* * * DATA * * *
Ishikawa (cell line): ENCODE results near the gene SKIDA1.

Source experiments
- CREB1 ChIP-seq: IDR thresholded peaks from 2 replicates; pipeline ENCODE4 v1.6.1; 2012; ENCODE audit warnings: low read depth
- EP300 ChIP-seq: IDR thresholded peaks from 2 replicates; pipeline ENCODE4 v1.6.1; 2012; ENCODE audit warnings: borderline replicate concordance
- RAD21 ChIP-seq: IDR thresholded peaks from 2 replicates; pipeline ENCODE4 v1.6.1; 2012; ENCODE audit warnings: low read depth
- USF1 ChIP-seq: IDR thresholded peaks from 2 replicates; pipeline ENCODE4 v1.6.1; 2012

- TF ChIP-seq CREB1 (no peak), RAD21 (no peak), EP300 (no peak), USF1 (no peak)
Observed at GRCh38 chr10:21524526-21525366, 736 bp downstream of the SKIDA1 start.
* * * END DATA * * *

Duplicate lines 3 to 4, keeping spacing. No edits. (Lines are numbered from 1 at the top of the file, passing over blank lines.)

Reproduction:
- CREB1 ChIP-seq: IDR thresholded peaks from 2 replicates; pipeline ENCODE4 v1.6.1; 2012; ENCODE audit warnings: low read depth
- EP300 ChIP-seq: IDR thresholded peaks from 2 replicates; pipeline ENCODE4 v1.6.1; 2012; ENCODE audit warnings: borderline replicate concordance